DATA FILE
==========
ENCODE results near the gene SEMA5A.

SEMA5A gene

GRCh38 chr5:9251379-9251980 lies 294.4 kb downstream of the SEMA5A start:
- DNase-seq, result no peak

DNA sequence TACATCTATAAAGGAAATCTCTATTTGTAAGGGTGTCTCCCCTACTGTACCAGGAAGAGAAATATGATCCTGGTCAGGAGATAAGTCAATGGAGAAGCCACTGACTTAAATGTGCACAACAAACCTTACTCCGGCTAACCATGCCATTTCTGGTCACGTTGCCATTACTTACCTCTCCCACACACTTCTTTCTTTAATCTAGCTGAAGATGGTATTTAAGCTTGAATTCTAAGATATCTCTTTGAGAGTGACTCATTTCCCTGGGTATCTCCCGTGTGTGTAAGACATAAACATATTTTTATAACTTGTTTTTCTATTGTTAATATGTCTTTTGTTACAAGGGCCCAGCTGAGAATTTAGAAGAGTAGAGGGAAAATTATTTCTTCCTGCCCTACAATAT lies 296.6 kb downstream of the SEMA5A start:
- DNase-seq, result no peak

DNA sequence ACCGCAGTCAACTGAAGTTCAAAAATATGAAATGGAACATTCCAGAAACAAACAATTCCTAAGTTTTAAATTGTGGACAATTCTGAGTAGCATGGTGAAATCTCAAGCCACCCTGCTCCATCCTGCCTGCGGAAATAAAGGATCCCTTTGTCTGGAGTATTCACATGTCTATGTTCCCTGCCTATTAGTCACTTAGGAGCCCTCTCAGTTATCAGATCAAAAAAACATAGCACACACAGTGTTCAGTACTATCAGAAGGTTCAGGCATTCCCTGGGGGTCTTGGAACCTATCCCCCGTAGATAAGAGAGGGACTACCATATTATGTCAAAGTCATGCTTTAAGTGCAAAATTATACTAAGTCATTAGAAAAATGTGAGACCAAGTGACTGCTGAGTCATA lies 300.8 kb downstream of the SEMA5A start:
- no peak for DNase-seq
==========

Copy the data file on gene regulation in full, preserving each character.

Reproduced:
ENCODE results near the gene SEMA5A.

SEMA5A gene

GRCh38 chr5:9251379-9251980 lies 294.4 kb downstream of the SEMA5A start:
- DNase-seq, result no peak

DNA sequence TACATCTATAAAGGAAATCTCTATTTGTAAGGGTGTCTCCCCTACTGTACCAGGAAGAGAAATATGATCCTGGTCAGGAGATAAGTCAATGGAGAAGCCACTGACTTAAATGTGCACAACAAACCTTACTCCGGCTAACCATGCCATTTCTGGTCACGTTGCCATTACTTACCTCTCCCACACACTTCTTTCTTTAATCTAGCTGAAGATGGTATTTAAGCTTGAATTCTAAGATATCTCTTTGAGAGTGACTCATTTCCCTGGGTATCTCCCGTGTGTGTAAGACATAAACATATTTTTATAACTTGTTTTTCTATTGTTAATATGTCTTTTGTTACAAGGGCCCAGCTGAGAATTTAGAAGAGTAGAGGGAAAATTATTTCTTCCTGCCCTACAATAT lies 296.6 kb downstream of the SEMA5A start:
- DNase-seq, result no peak

DNA sequence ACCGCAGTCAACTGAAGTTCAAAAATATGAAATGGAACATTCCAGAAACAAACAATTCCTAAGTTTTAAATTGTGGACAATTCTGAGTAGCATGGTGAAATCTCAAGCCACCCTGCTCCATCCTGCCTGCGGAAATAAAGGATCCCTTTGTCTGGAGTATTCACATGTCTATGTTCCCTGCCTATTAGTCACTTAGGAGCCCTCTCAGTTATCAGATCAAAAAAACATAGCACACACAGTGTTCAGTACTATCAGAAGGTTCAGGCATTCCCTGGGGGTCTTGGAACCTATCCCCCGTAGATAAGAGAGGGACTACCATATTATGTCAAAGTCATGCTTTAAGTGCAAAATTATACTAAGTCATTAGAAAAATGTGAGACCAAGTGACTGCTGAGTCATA lies 300.8 kb downstream of the SEMA5A start:
- no peak for DNase-seq